In prosthetics, the most common technology for controlling limbs is called electromyography. This technique records electrical activity from the muscles, but only provides only limited control of the prosthesis, preventing users to move the artificial body part the same way they would move a natural limb.
The novel method, called magnetomicrometry (MM) involves the insertion of small magnetic beads into the muscle tissue where the amputation is. This allows the accurate measurement of the length of contracting muscles in a non-invasive way while providing feedback within a few milliseconds.
By inserting a pair of magnets into the muscle, the movement of the magnets can be measured, showing how much the muscle is contracting and how long the contraction lasts. The obtained data is then fed into a computer model that predicts where the patient’s phantom limb would be, based on the contractions of the remaining muscles. This process then instructs the prosthesis to move the way the patient wants it to.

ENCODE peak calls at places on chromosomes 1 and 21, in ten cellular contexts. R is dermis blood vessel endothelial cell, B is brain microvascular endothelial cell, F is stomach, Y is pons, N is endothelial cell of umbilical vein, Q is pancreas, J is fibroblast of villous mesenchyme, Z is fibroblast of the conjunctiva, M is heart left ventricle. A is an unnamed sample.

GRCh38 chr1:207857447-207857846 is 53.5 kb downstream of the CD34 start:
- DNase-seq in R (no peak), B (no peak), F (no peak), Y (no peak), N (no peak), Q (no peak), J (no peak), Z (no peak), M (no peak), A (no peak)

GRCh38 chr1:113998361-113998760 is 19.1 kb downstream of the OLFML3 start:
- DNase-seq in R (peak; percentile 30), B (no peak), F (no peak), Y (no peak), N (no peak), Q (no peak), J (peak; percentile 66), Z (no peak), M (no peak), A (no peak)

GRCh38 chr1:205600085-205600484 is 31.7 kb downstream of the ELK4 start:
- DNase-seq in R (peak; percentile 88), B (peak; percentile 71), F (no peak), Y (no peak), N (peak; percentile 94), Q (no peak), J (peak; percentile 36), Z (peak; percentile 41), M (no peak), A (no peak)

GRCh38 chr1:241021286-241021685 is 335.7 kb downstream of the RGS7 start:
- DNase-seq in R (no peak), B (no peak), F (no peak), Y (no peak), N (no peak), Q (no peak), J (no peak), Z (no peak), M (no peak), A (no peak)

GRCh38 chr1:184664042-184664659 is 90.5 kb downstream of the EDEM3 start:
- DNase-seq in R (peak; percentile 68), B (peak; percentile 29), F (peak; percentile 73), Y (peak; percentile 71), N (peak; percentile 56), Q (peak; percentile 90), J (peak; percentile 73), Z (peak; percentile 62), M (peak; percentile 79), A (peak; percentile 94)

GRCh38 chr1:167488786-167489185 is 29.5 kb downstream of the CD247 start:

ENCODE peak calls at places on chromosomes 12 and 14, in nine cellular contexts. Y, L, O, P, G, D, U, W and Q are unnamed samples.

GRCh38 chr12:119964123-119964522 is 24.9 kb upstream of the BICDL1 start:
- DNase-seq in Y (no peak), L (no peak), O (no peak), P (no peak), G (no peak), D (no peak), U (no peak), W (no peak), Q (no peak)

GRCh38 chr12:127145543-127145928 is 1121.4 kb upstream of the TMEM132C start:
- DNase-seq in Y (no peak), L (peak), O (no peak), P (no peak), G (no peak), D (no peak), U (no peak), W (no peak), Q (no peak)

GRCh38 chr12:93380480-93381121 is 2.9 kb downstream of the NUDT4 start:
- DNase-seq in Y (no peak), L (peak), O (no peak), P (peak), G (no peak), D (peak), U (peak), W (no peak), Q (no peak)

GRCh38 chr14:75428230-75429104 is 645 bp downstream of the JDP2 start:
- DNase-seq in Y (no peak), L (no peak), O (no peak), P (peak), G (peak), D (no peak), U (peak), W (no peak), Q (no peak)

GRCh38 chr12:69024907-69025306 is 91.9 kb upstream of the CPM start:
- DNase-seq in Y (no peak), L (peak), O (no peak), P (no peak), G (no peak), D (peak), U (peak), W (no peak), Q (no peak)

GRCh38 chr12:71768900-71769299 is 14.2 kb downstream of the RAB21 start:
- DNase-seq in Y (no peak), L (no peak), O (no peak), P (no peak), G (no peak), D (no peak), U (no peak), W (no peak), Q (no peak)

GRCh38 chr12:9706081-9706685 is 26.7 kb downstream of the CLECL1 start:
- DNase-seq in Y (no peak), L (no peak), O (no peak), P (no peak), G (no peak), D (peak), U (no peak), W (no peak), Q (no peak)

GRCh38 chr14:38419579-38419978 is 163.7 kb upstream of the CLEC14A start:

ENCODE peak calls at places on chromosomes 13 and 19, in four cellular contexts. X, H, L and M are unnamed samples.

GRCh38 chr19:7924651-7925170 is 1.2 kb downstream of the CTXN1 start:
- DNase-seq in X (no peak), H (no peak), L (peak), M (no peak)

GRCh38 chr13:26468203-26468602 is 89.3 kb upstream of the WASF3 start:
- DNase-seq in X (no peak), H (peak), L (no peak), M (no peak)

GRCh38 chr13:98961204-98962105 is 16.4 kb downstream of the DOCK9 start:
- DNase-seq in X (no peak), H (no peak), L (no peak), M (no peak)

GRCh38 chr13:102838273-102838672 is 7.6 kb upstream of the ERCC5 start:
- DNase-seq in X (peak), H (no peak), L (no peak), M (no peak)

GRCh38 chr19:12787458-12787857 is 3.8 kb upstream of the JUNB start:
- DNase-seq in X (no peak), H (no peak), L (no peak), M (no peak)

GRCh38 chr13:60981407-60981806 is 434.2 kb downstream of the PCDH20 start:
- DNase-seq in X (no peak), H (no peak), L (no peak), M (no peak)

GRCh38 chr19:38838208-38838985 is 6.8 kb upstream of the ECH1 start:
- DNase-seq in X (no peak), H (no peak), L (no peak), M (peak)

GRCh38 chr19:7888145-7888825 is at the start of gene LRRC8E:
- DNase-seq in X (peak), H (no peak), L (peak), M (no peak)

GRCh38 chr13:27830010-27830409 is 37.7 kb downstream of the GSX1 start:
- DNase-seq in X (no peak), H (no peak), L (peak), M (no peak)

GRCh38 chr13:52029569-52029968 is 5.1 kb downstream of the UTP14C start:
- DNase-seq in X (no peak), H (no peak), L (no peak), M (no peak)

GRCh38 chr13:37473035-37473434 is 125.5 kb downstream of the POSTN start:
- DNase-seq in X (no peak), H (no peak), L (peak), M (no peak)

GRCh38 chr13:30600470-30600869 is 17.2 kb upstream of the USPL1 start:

The team plans to conduct a demonstration experiment test with real patients within the next few years.
“Our hope is that MM will replace electromyography as the dominant way to link the peripheral nervous system to bionic limbs. And we have that hope because of the high signal quality that we get from MM, and the fact that it’s minimally invasive and has a low regulatory hurdle and cost,” said Hugh Herr, senior author of the paper.
Study source: Science Robotics — Magnetomicrometry
Image source: MIT Media Lab